Monday, February 11, 2008

A First Impression(ism)

I have always appreciated the beauty of impressionism. My eye was always drawn to the paintings in my art books. But looking up close at one of these masterpieces, being able to see the paint rise up from the canvas and the curve of the artist's stroke showed me what impressionism really is. My up-close examination and the "This is not a pipe" picture both made realize the true idea behind it.

There are many definitions of art. An earlier definition described an artist as one who mimics nature. At one point in history that was true. Many artists have devoted their lives to perfectly emulating what they see. With beautiful, accurate landscapes and portraits so real looking, you might consider asking the people in them to stop staring at you, it is hard not to be amazed in the skill of a realistic painter, but is reality the same as perception? The answer has been proven over and over again to be no.  If four people can have four different stories after an argument, how can we say that perception is reality? Retellings of individual experiences can be thorough, but rarely do they completely parallel true reality. The pipe is not a pipe. It is just what the artist saw, not a real object. You can't smoke out of it.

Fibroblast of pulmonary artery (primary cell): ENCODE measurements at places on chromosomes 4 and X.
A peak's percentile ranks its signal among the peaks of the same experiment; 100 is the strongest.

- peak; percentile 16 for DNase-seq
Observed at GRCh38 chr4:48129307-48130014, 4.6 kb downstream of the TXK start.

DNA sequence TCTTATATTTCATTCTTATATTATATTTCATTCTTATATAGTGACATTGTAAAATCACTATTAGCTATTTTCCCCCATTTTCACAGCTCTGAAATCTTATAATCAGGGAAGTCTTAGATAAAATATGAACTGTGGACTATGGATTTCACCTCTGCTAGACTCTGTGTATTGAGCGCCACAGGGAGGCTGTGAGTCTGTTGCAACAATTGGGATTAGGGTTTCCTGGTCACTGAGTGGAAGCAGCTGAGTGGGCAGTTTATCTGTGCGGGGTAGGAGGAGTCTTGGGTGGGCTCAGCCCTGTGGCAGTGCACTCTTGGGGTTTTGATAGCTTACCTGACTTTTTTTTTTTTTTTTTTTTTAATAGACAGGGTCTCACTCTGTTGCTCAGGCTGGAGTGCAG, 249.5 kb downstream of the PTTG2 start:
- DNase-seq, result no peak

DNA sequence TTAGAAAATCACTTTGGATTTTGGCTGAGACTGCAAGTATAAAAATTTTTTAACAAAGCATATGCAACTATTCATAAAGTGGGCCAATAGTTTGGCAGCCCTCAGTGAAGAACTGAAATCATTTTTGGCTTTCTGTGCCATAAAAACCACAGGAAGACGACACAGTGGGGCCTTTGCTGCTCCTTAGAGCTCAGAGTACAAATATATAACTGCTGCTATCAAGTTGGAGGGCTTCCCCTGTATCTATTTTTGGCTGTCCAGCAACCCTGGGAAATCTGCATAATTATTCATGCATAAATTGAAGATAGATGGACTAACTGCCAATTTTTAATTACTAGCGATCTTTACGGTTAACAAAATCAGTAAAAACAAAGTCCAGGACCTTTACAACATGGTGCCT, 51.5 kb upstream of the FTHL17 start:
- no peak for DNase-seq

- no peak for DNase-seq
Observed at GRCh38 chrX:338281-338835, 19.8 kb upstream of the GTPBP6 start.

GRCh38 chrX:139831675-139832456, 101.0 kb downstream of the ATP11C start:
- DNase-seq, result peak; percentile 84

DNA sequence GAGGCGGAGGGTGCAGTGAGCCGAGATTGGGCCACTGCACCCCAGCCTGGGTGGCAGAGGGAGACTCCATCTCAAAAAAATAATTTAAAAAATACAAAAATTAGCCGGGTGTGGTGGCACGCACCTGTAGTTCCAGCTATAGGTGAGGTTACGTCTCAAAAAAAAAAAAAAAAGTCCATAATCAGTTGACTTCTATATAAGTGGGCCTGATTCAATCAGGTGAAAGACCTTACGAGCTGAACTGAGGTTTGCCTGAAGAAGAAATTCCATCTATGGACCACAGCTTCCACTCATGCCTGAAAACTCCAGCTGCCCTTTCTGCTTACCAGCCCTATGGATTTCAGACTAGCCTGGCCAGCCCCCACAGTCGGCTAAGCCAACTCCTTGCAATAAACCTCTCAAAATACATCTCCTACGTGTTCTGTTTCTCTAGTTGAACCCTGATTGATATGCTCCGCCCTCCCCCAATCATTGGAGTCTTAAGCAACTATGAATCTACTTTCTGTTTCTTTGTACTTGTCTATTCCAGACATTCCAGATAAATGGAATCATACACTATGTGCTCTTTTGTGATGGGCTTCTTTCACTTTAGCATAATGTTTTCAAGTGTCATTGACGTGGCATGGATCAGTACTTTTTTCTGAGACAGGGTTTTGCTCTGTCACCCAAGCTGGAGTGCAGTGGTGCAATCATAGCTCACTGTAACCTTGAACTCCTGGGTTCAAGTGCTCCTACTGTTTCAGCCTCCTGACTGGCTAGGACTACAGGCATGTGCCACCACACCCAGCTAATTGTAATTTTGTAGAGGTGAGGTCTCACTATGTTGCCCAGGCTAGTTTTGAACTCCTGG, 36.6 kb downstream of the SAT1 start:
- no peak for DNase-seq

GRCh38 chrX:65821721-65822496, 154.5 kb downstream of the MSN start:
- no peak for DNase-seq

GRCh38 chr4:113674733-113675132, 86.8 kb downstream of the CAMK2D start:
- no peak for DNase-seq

Houses at Auvers is what Van Gogh saw and felt. His experience and perception of this town was probably very different from what the natives saw. Van Gogh was very mentally ill and he killed himself the year he painted this work. I'm sure the roofs weren't all wavy like they were being viewed with teary eyes. I know the person was much more detailed than a few lines. Van Gogh was suicidal and sick and this is where he was. His eyes worked with his heart and his mind to show the world what Auvers looked like to him and him only. This is a pretty, colorful landscape of a French village, but it is also a landscape of Van Gogh's troubled mind. "This is not a village." This is what Van Gogh Saw.

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